Developing a Disaster Recovery Plan
What if disaster strikes, and your business goes down? Your employees can’t access files or conduct their normal duties, your business can’t process sales and the company is at a standstill. Whether due to a natural disaster, or a man-made one such as a cyber attack, your organization needs to have a Disaster Recovery plan in place.
According to Nationwide Insurance Company, 68% of businesses do not have a documented Disaster Recovery plan. When 49% of business admit it would take three months to recover from a natural disaster, this is far too long and businesses need to be better prepared.
Whether a natural disaster, a security breach or even just a simple hardware crash – a Disaster Recovery plan can ensure your organization quickly and reliably can get back to normal operations fast.
So what makes a good disaster recovery plan? View the parts of a good documented plan below:
It’s incredibly important for businesses to recognize that their data needs to be backed up to a separate offsite location or to the cloud.
Define Your Priorities
Define which applications, programs, and processes are the most essential, and prioritize them to know what needs to be up-and-running before others. In an ideal situation, having everything back up all at once would be the best case scenario, but that is just not feasible (or cost-effective) in all situations. Having a documented priority of what elements of your business are most important and need to be back running in the shortest amount of time can help avoid a serious situation, rather than waiting for everything all at once.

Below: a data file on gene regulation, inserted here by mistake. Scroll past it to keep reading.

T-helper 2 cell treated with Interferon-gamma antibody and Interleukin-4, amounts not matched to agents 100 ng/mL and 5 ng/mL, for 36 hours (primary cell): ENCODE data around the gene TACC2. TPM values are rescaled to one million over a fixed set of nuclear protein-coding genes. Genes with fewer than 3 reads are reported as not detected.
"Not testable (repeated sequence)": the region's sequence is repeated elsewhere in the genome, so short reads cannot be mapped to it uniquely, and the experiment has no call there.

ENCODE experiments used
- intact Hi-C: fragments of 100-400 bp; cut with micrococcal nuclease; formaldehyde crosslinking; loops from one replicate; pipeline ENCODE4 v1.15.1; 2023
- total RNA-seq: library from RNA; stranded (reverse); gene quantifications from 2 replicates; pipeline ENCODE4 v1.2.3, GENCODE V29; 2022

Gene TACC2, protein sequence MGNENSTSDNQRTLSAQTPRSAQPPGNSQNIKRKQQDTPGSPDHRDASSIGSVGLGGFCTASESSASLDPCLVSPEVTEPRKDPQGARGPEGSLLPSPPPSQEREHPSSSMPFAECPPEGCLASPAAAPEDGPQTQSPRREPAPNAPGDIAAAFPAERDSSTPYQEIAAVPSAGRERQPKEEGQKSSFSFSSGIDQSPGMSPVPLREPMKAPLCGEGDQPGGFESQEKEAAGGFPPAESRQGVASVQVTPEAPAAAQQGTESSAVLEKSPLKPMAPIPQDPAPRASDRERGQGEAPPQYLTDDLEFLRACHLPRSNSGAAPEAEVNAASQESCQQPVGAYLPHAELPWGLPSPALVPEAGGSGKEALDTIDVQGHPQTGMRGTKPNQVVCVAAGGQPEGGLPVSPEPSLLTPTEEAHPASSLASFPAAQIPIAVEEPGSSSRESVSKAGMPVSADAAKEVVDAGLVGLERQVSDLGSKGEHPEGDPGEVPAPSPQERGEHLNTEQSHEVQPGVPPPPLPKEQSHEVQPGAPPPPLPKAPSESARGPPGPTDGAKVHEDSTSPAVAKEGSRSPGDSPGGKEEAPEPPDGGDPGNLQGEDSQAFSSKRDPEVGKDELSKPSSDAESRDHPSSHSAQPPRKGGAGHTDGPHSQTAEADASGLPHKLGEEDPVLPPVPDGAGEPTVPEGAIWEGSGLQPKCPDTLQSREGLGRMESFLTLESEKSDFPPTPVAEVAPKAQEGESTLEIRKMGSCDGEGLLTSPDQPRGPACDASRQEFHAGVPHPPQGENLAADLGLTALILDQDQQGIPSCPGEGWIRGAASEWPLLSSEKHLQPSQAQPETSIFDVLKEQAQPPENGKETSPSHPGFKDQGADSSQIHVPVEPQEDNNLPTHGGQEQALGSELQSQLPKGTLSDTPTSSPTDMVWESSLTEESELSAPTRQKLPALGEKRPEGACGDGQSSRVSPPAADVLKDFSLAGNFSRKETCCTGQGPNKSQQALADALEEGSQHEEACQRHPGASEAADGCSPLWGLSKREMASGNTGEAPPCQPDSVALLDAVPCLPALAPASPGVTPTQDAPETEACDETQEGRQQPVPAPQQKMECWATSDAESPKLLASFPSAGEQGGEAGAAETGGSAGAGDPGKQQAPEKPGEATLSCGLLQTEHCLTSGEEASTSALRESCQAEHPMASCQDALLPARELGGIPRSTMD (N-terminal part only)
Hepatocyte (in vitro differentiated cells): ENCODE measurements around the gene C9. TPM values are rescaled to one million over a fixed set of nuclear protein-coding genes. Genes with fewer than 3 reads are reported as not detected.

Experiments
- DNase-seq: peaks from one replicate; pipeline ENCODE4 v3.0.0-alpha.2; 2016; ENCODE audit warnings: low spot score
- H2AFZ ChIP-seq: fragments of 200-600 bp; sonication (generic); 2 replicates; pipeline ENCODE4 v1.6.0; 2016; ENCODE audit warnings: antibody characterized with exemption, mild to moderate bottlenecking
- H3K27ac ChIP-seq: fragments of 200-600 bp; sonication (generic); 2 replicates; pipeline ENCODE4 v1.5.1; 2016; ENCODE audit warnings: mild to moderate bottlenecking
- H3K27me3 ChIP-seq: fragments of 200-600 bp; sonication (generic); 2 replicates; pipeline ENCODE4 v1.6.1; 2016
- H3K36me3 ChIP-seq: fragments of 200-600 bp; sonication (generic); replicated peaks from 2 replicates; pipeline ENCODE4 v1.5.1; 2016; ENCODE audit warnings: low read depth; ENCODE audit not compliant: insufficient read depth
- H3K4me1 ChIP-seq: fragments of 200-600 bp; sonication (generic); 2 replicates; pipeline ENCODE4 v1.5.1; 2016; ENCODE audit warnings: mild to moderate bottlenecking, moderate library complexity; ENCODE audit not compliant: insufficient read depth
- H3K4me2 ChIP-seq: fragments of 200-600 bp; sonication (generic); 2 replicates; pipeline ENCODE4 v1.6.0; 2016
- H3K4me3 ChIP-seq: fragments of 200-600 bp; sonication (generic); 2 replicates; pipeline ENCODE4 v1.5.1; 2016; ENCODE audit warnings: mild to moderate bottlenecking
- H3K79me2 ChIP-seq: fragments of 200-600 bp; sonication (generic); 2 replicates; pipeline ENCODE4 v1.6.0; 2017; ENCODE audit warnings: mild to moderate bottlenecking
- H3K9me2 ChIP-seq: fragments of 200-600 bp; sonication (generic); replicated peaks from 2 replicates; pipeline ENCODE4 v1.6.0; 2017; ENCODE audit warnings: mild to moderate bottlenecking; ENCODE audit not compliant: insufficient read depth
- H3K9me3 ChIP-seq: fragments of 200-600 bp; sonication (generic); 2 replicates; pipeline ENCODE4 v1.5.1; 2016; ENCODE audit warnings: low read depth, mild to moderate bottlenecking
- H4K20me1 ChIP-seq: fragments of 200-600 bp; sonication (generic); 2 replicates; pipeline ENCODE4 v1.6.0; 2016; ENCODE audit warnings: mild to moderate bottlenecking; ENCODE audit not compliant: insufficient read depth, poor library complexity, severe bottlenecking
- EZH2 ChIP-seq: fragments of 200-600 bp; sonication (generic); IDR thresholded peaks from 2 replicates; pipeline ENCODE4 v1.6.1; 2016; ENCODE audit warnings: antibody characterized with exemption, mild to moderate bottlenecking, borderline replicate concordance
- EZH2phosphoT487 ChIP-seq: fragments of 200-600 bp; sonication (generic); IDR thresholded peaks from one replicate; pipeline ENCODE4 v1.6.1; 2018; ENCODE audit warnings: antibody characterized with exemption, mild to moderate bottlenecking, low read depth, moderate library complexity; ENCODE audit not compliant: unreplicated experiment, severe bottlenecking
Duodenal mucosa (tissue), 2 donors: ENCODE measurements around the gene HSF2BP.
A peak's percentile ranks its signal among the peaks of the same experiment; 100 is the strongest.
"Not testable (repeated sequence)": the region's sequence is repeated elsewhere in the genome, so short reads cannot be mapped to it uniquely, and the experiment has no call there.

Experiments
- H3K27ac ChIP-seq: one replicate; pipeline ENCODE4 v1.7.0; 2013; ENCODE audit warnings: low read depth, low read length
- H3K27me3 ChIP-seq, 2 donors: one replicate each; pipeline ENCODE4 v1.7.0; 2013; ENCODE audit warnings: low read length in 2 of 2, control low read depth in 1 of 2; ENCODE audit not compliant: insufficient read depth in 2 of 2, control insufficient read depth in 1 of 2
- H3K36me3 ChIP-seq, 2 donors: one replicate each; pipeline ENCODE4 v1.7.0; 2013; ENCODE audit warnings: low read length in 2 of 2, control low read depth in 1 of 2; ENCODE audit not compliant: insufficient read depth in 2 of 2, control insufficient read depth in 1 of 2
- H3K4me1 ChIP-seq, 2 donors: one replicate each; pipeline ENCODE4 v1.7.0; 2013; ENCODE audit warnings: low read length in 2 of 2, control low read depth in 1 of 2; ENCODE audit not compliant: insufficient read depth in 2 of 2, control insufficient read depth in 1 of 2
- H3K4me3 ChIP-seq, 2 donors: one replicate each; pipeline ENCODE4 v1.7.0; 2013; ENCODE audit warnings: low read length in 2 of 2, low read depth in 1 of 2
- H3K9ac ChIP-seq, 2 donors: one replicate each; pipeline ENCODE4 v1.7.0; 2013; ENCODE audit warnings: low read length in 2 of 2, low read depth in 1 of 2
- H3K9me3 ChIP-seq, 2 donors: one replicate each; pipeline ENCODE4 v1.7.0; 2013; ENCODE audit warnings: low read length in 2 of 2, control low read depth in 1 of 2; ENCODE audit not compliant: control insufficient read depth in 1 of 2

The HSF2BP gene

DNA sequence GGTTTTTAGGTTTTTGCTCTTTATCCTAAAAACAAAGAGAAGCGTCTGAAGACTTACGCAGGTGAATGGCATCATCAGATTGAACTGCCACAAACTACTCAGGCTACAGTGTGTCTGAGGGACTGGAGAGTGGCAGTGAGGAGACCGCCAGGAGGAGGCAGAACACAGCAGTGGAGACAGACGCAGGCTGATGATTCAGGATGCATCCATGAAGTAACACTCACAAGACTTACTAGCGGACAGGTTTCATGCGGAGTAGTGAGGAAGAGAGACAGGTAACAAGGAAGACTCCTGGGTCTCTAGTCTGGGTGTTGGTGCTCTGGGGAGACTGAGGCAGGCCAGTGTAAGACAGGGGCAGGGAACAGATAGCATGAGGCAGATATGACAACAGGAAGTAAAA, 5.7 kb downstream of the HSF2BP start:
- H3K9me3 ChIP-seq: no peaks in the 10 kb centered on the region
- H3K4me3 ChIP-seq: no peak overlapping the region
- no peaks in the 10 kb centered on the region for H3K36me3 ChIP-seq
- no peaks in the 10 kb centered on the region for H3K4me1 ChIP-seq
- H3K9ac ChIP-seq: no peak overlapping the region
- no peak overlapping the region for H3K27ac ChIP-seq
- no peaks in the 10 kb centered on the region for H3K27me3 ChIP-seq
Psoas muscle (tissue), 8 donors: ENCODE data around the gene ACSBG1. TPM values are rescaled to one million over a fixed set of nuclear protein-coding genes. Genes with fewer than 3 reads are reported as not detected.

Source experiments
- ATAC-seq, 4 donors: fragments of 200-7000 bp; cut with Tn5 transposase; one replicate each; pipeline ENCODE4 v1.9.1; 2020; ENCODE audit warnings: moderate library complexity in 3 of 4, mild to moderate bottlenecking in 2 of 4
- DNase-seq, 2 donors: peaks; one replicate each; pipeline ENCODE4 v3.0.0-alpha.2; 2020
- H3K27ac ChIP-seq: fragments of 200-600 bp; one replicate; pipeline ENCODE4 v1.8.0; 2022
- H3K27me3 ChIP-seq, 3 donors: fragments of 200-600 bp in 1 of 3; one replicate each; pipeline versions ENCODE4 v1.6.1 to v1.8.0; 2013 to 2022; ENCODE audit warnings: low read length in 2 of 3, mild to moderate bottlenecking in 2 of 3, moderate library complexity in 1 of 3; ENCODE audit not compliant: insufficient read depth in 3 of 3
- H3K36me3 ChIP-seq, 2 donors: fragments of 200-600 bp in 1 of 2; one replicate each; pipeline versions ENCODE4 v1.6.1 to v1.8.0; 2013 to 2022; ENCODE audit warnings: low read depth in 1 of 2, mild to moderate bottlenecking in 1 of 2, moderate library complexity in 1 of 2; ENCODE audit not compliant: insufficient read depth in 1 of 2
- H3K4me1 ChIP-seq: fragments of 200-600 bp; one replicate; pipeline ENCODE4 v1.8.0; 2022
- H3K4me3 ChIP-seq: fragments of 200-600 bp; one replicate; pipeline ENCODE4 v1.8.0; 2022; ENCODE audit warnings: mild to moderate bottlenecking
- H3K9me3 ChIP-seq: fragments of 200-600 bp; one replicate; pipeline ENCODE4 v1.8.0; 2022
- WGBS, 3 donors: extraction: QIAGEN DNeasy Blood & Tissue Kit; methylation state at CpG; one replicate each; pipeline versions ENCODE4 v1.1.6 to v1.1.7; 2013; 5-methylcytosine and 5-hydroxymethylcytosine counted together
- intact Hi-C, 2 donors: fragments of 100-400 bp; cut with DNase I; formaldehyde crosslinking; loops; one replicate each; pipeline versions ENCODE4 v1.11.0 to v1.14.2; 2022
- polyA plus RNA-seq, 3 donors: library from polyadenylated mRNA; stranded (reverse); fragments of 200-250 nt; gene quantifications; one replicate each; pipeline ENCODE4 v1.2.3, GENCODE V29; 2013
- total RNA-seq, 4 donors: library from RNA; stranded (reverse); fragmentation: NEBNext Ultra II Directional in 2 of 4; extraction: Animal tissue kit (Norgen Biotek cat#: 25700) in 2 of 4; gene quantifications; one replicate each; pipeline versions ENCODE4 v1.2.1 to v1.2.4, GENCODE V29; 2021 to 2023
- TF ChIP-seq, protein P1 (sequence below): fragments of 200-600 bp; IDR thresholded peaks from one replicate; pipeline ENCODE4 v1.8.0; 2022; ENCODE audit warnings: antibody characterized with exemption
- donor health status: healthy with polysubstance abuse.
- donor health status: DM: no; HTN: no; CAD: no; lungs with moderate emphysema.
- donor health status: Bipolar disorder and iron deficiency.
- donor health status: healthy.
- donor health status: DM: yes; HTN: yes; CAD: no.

Assignment of Roles
When disaster strikes, panic can set in and decisions can be made in a rush that may not be the best for the organization. By including Role Assignments in your Disaster Recovery plan, you’re assigning responsibilities to employees so they know exactly what they have to do to ensure your business is back up and running fast. In this section of your plan, Specific employee names are outline with their responsibilities, as well as important contacts for vendors that may need to be involved.
Make sure in your Recovery Plan that you construct a list of every piece of hardware and software, along with customer service and support information for each item. It is also important in this step to ensure the hardware you account for is safe from natural disasters such as a flood.
Remote Working Strategy
Should disaster strike, a plan must be implemented to identify how employees will be notified, and how they can continue their business duties while off-site if possible. For instance, in the event of a natural disaster your business can identify things like an offsite workspace, digital workspaces so employee can work from home, how employees will access company software, phones, and other communication techniques and more. Setting up an offsite or virtual workspace is imperative to keep a business functioning in the event of a disaster.
One in four businesses do not resume operations after a disaster. By working with your company’s IT team, and being proactive about creating a disaster recovery plan, you’re already on the way to making sure your business can survive the effects of a disaster.
Story via BizTech Magazine